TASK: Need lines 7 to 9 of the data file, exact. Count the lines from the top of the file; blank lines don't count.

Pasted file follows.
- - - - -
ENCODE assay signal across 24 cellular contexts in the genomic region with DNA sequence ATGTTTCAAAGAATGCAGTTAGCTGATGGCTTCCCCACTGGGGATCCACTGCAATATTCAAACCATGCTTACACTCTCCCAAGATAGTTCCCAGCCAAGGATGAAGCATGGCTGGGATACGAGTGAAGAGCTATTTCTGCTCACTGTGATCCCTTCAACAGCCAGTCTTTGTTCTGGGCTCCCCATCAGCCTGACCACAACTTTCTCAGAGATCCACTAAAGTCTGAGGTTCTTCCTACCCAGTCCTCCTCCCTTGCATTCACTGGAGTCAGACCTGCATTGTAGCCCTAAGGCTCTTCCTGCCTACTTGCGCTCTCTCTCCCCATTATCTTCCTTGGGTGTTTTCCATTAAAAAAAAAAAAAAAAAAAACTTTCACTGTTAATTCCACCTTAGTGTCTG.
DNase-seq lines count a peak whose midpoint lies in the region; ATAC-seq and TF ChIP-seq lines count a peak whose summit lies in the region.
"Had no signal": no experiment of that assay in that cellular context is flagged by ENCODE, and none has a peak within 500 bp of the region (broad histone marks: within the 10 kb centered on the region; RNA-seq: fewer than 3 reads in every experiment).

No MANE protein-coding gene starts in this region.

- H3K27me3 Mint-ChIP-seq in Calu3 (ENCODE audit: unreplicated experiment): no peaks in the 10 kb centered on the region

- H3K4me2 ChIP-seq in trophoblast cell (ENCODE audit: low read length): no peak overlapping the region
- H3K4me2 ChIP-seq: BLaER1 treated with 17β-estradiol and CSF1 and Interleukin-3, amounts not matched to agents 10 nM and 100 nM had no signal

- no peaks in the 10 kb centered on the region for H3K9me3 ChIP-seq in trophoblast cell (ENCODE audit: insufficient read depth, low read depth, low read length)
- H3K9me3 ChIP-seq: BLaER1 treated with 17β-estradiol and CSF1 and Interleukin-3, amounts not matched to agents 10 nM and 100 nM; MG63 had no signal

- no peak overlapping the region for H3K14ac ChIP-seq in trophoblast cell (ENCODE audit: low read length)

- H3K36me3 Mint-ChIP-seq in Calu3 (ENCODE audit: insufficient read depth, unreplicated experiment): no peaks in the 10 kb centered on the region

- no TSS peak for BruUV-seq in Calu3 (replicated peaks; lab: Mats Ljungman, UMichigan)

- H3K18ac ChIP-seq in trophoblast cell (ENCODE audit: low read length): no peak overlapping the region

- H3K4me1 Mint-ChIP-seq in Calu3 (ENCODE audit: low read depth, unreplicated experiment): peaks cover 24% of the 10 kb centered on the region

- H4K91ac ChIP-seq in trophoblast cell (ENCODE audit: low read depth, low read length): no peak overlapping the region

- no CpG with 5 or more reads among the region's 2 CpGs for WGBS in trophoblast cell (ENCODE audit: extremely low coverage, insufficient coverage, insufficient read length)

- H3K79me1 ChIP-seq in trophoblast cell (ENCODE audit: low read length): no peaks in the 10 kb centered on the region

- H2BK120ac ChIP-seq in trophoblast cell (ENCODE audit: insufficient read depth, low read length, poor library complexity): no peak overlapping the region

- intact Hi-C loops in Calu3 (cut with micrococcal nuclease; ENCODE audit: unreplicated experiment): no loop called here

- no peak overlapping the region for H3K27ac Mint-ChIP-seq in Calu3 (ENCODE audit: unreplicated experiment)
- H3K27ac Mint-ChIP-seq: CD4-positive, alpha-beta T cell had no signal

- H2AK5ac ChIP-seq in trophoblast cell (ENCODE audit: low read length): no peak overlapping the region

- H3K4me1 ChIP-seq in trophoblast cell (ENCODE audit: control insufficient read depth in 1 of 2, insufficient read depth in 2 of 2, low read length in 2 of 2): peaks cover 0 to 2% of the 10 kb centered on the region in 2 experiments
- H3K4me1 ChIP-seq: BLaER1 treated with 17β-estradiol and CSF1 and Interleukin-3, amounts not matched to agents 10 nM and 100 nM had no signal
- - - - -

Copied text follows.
- H3K4me2 ChIP-seq: BLaER1 treated with 17β-estradiol and CSF1 and Interleukin-3, amounts not matched to agents 10 nM and 100 nM had no signal

- no peaks in the 10 kb centered on the region for H3K9me3 ChIP-seq in trophoblast cell (ENCODE audit: insufficient read depth, low read depth, low read length)
- H3K9me3 ChIP-seq: BLaER1 treated with 17β-estradiol and CSF1 and Interleukin-3, amounts not matched to agents 10 nM and 100 nM; MG63 had no signal